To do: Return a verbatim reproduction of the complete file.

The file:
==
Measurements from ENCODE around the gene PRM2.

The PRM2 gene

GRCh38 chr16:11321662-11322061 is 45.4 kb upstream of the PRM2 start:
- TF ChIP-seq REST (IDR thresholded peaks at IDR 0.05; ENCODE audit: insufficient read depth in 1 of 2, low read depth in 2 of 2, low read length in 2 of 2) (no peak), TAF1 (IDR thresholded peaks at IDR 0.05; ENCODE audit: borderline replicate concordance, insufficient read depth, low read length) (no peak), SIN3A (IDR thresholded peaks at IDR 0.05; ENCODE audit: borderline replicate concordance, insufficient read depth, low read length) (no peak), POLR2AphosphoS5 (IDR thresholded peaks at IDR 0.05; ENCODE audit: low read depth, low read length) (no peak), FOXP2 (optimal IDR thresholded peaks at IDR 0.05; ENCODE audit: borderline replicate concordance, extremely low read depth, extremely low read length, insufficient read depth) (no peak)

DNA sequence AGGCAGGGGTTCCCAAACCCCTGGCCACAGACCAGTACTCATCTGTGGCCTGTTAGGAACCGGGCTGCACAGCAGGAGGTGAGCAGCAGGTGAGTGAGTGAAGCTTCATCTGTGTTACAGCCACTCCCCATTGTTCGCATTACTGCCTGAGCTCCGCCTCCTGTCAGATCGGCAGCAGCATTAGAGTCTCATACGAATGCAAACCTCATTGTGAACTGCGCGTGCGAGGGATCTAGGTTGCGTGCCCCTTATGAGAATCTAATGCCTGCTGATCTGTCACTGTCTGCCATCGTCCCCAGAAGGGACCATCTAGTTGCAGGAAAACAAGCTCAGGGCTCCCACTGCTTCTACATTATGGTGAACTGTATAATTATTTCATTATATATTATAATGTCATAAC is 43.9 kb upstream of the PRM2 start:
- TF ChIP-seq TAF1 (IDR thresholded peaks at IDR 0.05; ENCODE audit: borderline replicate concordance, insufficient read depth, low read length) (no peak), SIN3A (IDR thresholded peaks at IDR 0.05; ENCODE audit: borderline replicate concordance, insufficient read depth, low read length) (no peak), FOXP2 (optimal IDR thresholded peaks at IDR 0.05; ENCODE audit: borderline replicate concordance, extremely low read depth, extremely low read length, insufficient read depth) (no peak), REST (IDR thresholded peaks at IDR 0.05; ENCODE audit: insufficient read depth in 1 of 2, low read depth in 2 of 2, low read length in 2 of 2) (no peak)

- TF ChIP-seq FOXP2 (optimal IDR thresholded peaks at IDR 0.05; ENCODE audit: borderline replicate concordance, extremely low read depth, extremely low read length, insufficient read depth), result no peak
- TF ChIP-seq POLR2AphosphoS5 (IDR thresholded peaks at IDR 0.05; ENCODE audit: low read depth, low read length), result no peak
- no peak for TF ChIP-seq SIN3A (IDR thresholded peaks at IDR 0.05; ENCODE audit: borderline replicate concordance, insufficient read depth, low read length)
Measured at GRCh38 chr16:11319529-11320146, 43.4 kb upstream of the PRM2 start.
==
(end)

Measurements from ENCODE around the gene PRM2.

The PRM2 gene

GRCh38 chr16:11321662-11322061 is 45.4 kb upstream of the PRM2 start:
- TF ChIP-seq REST (IDR thresholded peaks at IDR 0.05; ENCODE audit: insufficient read depth in 1 of 2, low read depth in 2 of 2, low read length in 2 of 2) (no peak), TAF1 (IDR thresholded peaks at IDR 0.05; ENCODE audit: borderline replicate concordance, insufficient read depth, low read length) (no peak), SIN3A (IDR thresholded peaks at IDR 0.05; ENCODE audit: borderline replicate concordance, insufficient read depth, low read length) (no peak), POLR2AphosphoS5 (IDR thresholded peaks at IDR 0.05; ENCODE audit: low read depth, low read length) (no peak), FOXP2 (optimal IDR thresholded peaks at IDR 0.05; ENCODE audit: borderline replicate concordance, extremely low read depth, extremely low read length, insufficient read depth) (no peak)

DNA sequence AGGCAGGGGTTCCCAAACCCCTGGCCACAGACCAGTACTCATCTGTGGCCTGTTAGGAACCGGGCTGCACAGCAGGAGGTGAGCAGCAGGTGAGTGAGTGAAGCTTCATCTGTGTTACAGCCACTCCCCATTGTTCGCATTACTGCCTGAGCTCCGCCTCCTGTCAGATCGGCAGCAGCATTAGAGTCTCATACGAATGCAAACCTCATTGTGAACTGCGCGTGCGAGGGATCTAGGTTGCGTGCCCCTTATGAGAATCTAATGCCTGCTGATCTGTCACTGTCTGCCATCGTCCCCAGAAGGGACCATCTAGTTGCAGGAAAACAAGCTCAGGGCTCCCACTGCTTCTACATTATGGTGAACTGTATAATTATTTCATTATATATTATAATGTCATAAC is 43.9 kb upstream of the PRM2 start:
- TF ChIP-seq TAF1 (IDR thresholded peaks at IDR 0.05; ENCODE audit: borderline replicate concordance, insufficient read depth, low read length) (no peak), SIN3A (IDR thresholded peaks at IDR 0.05; ENCODE audit: borderline replicate concordance, insufficient read depth, low read length) (no peak), FOXP2 (optimal IDR thresholded peaks at IDR 0.05; ENCODE audit: borderline replicate concordance, extremely low read depth, extremely low read length, insufficient read depth) (no peak), REST (IDR thresholded peaks at IDR 0.05; ENCODE audit: insufficient read depth in 1 of 2, low read depth in 2 of 2, low read length in 2 of 2) (no peak)

- TF ChIP-seq FOXP2 (optimal IDR thresholded peaks at IDR 0.05; ENCODE audit: borderline replicate concordance, extremely low read depth, extremely low read length, insufficient read depth), result no peak
- TF ChIP-seq POLR2AphosphoS5 (IDR thresholded peaks at IDR 0.05; ENCODE audit: low read depth, low read length), result no peak
- no peak for TF ChIP-seq SIN3A (IDR thresholded peaks at IDR 0.05; ENCODE audit: borderline replicate concordance, insufficient read depth, low read length)
Measured at GRCh38 chr16:11319529-11320146, 43.4 kb upstream of the PRM2 start.